Perpendicular Bisector Theorem

Construction 2. Perpendicular bisector of a segment, using only compass and straight edge
Construction 2. Perpendicular bisector of a segment, using only compass and straight edge

In today’s geometry lesson, we will show a fairly easy way to prove the perpendicular bisector theorem.

A line that splits another line segment (or an angle) into two equal parts is called a “bisector.” If the intersection between the two line segment is at a right angle, then the two lines are perpendicular, and the bisector is called a “perpendicular bisector”.

The Perpendicular Bisector Theorem states that a point on the perpendicular bisector of a line segment is an equal distance from the two edges of the line segment.

Table of Contents

Problem

Point C is on the perpendicular bisector of segment AB. Prove that |CA|=|CB|

perpendicular bisector

Strategy

We need to prove two line segments are equal, so let’s draw them:

And now it should be clear that the way to go here is to use congruent triangles. We have a common side (CD). We also have two segments given as equal (AD=DB) since AD is the bisector. And we have an equal angle, which is a right angle, in between them.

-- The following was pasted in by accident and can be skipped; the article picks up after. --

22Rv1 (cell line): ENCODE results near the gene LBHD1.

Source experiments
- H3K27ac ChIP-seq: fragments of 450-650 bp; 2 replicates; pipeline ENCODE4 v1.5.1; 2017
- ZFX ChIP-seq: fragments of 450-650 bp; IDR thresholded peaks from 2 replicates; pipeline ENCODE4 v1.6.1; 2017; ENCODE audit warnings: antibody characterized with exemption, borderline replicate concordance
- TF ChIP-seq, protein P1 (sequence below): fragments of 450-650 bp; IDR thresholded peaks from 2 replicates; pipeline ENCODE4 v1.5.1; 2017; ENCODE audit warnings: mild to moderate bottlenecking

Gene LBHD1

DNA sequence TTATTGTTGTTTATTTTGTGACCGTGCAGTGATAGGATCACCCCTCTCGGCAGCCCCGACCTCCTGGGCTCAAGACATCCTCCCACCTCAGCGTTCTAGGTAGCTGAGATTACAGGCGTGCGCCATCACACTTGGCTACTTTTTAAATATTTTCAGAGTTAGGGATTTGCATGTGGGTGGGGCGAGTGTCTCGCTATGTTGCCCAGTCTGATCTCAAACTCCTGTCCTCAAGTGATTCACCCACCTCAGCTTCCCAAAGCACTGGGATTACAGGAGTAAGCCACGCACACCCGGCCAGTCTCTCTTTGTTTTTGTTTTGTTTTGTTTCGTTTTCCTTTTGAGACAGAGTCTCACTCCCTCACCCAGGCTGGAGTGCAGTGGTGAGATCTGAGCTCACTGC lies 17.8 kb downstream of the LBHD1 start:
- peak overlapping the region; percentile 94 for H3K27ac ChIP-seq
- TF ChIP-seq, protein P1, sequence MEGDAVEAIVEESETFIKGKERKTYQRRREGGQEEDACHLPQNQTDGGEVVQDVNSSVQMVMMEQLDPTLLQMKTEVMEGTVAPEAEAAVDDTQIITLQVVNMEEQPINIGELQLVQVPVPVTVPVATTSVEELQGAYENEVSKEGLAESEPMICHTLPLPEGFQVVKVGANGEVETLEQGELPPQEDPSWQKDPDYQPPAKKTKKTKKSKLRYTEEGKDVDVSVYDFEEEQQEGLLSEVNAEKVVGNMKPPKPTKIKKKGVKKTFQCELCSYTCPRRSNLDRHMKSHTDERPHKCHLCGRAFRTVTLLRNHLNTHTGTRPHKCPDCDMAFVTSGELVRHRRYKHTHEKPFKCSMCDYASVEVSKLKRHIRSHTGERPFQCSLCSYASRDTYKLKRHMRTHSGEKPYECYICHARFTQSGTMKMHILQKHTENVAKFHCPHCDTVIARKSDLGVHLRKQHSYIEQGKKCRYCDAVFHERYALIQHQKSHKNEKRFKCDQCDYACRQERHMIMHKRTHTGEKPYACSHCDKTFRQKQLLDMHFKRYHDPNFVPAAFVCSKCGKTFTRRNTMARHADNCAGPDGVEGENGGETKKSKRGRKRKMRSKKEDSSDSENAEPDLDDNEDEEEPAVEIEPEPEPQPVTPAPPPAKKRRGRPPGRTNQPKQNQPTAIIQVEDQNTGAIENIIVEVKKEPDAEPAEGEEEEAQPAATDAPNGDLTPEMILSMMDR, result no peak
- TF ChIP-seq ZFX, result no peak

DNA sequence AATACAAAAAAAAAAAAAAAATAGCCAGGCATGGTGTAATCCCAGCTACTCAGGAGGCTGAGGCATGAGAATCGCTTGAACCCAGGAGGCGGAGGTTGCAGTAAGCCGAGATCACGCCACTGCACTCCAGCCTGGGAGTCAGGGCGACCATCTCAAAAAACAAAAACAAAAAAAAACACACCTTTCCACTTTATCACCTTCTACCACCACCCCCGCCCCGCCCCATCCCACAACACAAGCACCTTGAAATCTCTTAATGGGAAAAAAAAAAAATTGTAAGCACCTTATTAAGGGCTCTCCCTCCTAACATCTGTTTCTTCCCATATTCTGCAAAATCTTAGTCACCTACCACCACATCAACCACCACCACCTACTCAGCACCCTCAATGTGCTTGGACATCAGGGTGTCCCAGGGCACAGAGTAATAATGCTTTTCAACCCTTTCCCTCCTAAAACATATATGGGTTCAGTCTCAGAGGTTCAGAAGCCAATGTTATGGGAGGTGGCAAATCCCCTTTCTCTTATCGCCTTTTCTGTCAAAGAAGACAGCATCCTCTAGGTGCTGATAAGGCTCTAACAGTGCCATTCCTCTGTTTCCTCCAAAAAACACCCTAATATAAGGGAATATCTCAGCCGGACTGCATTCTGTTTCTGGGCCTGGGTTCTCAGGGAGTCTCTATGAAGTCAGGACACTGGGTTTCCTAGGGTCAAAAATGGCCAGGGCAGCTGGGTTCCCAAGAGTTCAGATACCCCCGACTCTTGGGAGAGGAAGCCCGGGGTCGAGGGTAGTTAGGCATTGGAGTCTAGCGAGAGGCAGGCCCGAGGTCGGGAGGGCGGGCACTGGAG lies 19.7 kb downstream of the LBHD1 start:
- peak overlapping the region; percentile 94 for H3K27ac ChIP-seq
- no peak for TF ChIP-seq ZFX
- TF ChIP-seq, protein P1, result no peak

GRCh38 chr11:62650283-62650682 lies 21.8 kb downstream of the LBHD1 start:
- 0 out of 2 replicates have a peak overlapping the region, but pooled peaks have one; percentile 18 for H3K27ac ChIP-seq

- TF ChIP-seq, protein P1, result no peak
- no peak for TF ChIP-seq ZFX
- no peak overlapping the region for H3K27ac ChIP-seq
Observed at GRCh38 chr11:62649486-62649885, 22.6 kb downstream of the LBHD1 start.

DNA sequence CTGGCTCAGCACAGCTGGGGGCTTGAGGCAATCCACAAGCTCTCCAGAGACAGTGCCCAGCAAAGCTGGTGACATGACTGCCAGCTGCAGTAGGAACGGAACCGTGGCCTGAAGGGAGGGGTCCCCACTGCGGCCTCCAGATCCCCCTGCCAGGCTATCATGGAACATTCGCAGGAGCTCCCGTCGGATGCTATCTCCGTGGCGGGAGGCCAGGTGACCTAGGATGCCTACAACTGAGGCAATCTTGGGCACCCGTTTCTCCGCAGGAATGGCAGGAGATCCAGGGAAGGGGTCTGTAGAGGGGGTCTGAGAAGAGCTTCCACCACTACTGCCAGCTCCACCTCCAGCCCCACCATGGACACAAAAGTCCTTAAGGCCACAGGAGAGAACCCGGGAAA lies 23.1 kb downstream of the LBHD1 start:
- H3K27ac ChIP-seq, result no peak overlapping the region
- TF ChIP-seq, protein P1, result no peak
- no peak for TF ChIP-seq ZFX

Proof

(1) CD=CD //Common side, reflexive property of equality
(2) AD=DB //Given, CD is a bisector
(3) m∠ADC= m∠BDC =90° //Given, CD is perpendicular to AB
(4) ∠ADC≅ ∠BDC //Side-Angle-Side postulate
(5) CA=CB //corresponding sides of congruent triangles (CPCTC)

And so we have proved the Perpendicular Bisector Theorem. Note that this is a converse theorem to one of the properties of an isosceles triangle – that the median to the base (which is a bisector) is perpendicular to the base. Here we prove the opposite – if we have a perpendicular median, the triangle is isosceles.

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